Breaking Travel News investigates: Exotic holidays in east India

6th Dec 2012
Breaking Travel News investigates: Exotic holidays in east India

Ahead of the arrival of World Travel Awards in Delhi for its annual Grand Final Gala Ceremony next week, Breaking Travel News has been taking a look at what is on offer to travellers in India.

Here we look at east India, travelling from the bustle of Calcutta to the cool and luscious mountains of refreshing Darjeeling.

Soul of Calcutta

Calcutta is the largest city in India, indeed one of the largest in the world.

Established as a British trading post in the 17th century, the city grew rapidly, acquiring a life and vibrancy of its own.

Its glory is still reflected in the buildings of Chowringhee and Clive Street; know as Jawaharlal Nehru Road and Netaji Subhash Road respectively.

It is a city which leaves no-one indifferent - fascinating, effervescent, teeming with life, peoples, and cultures.

The impact can be a shock at first; the rickshaws, cars, brightly painted lorries, and trolley buses merge with the cries of the street vendors, labourers hard at work on the construction of the vast underground railway, and the noise and colour of the huge New Market.

But the jumbled impressions soon sort themselves out.

Central Calcutta is best viewed in perspective around the rolling green of the Maidan, three square kilometres of parkland where the early-morning yoga sessions provide for the city dwellers a relaxation from the stresses of urban life.

For relaxation of another kind, visit the Indian Museum, one of the finest in Asia.

Other attractions include the huge white marble Victoria Memorial, the Octherlony Monument and the headquarters of the Rama Krishna mission.

To the north of the city is the silent beauty of the Belur Math and, across the river, the Botanical gardens (with a 200 years old Banyan tree, reputedly the largest in the world) and the Kali temple of Dakshineshwar.

Calcutta has a soul.

The Bengalis are poets and artists of India and this has affected their city.

Calcutta will certainly grow on you.

For a complete change, take a plane or boat from Calcutta to Port Blair in the Andaman and Nicobar Islands, the peaceful sun-soaked paradise in the Bay of Bengal.

Indian Railways

Getting out of the city, try taking a train to Darjeeling from Calcutta.

The last leg of the journey from New Jalpaiguri takes place on a miniature railway which winds through deep jungles, tea gardens and pine forests.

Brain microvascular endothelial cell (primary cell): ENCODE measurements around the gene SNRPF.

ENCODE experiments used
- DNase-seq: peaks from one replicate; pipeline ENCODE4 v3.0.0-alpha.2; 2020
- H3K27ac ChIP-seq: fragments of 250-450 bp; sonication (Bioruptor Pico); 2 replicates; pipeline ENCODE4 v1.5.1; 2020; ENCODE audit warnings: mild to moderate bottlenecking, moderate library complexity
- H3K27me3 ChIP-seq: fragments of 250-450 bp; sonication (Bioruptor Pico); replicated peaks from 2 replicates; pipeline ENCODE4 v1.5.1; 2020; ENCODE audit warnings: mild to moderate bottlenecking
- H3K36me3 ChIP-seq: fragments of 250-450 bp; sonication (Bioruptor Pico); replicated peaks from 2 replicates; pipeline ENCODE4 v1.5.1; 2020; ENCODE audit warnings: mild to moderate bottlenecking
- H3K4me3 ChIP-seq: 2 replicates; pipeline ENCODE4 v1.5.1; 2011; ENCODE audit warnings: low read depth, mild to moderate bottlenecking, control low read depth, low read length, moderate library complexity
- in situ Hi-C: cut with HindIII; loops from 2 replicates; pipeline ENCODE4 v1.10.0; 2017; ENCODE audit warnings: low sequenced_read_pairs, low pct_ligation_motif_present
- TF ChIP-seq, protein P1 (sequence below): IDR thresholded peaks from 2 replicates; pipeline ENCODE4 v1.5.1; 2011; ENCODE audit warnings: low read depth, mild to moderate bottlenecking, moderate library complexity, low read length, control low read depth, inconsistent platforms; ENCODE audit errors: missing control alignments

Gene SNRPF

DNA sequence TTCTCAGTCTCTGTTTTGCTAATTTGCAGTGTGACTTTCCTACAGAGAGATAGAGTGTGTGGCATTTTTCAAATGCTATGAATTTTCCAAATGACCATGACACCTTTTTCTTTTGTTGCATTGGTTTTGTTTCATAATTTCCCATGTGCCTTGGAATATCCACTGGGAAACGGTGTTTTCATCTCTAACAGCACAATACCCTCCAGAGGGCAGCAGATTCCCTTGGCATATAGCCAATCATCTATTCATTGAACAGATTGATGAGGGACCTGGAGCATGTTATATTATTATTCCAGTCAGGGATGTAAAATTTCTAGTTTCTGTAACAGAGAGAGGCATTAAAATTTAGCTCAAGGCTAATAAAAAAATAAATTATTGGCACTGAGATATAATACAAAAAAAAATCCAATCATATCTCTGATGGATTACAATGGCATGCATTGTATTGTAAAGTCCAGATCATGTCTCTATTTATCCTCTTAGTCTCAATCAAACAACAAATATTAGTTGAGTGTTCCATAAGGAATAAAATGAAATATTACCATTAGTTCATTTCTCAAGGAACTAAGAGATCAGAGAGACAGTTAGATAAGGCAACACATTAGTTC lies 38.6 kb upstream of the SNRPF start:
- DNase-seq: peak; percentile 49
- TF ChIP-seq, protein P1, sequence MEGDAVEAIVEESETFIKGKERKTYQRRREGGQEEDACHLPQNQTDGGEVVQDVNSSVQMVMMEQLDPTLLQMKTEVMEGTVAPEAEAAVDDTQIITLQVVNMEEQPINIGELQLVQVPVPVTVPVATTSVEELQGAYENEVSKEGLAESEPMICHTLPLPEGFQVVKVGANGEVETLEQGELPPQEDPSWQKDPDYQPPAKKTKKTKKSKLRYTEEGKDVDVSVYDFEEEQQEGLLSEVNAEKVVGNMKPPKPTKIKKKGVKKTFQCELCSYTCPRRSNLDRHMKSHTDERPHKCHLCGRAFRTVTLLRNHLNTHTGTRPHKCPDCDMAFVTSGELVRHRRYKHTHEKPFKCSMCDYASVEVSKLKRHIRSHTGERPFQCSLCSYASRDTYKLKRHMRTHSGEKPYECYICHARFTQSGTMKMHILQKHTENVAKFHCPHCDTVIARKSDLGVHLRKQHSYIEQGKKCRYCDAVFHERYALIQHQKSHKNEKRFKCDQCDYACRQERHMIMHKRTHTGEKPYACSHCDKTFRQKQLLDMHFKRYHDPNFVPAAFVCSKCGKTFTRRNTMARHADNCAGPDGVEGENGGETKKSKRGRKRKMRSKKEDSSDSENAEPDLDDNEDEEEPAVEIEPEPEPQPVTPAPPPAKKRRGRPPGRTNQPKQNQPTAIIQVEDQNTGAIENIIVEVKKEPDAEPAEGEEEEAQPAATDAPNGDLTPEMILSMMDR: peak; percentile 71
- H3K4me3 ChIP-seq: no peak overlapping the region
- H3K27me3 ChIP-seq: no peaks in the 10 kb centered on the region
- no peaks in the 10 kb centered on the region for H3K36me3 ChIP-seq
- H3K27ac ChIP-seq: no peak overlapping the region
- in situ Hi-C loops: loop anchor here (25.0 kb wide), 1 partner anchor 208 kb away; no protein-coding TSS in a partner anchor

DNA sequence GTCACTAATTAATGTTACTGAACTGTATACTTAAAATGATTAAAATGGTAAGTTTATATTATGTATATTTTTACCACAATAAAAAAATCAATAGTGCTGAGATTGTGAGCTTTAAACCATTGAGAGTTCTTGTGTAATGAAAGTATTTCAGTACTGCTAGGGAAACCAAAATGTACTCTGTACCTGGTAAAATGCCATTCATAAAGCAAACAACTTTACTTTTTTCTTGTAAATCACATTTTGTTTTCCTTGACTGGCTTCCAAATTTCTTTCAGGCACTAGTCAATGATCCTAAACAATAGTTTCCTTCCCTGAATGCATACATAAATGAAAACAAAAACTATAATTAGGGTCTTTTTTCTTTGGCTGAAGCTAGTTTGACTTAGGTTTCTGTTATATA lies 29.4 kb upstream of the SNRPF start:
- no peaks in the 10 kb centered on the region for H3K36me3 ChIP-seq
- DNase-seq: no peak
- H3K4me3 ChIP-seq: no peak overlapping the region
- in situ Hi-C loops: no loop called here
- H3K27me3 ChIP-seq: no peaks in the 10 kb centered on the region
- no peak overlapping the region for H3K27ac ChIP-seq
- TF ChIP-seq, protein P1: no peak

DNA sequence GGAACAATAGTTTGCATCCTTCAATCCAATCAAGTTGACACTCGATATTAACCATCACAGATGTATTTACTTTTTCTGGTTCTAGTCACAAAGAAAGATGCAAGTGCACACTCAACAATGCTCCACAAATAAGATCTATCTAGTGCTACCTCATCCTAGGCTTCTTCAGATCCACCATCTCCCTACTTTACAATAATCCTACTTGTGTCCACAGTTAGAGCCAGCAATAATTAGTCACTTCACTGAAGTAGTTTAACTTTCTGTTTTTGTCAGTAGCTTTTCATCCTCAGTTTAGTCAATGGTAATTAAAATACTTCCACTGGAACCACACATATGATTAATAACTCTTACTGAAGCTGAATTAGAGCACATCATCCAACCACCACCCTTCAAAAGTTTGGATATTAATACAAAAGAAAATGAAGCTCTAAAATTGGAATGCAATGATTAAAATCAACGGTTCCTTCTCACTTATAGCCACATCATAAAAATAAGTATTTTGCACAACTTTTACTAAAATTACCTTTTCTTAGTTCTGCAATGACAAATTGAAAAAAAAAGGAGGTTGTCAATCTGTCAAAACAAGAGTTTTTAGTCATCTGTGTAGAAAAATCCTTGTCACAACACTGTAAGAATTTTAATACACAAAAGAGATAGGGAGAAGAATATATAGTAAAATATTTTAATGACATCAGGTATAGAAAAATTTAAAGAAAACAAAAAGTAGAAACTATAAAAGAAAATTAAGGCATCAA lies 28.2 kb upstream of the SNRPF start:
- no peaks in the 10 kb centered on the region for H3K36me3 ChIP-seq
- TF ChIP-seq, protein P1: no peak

It is one of the great journeys of the world.

Darjeeling is an unspoilt, English-style hill station straddling a mountain slope and surrounded with high green hills covered with coniferous trees, with massive drops into the enchanting valley below.

It commands a stunning view of Kanchenjunga (8,586 metres), particularly from nearby Tiger Hill, and the sunrise which breaks over the mountains is one of the most beautiful on earth.

Many Tibetan refugees live here, and it is also the home of the celebrated Sherpa Tenzing, as well as being the headquarters of the India Mountaineering Institute.

The tea to which the town gives its name is the finest in the world; where better to sample it than here.

Invigorated by the fresh mountain air, stroll along the winding paths, marvelling at the views of the massive range of snow-capped peaks which appear in all their glory as the swirling mists clear.

See the Buddhist prayer flags fluttering in the breeze; it is possible to visit one of the Buddhist Monastaries, such as Ghoom which enshrines an image of the Maitreyee Buddha.

Only two and a half hours away by bus or taxi is Kalimpong, a quaint bazaar town set in rolling foothills and deep valleys at the foot of the mighty Himalayas.

There are several excursions from here to places which offer some of the finest panoramas in the world.

To the north, the mountain state of Sikkim is a land of peace and tranquillity high up in the mountains.

The capital Gangtok, on a ridge flanking the Ranipool River, is overshadowed by the Kanchenjunga, a truly spectacular sight that will imbue you with awe and wonder.

Discover the ancient beautiful Royal Chapel of Tsuk-La Khana, or enjoy the profusion of wild flowers in bloom throughout the year.

Here in orchid-strewn Sikkim the visitor becomes like an explorer who has found a forgotten land.

Even further east are the states of Assam and Meghalaya.

The state of Assam is famous for its tea, and also for its wildlife reserves which can be reached via the ancient and graceful state capital of Gauhati, situated on the river Brahmaputra.

The tiger reserve of Manas is also rich in other varieties of wildlife, while in Kaziranga it is often possible to see one of India’s one-horned rhinoceros.

Bordering Assam to the north is the beautiful mountain kingdom of Bhutan.

Shillong, the capital of Meghalaya, is the home of the colourful Khasi people.

The breathtaking views, the waterfalls, brooks and pine groves have all led to the state being popularly described as the Scotland of the East; Shillong also has one of the best golf courses in India.

The landscape, the people and the climate all combine to make it an ideal holiday resort throughout the year.

More Information

For more information on visiting Incredible India! head over to the official website.

There is more information the World Travel Awards Grand Final Gala Ceremony here.


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Event on: 12 Dec 2012

The 2012 winners of World Grand Final World Travel Awards will be announced at the annual Grand Final Gala Ceremony to be held this year in Delhi, India, 12th December

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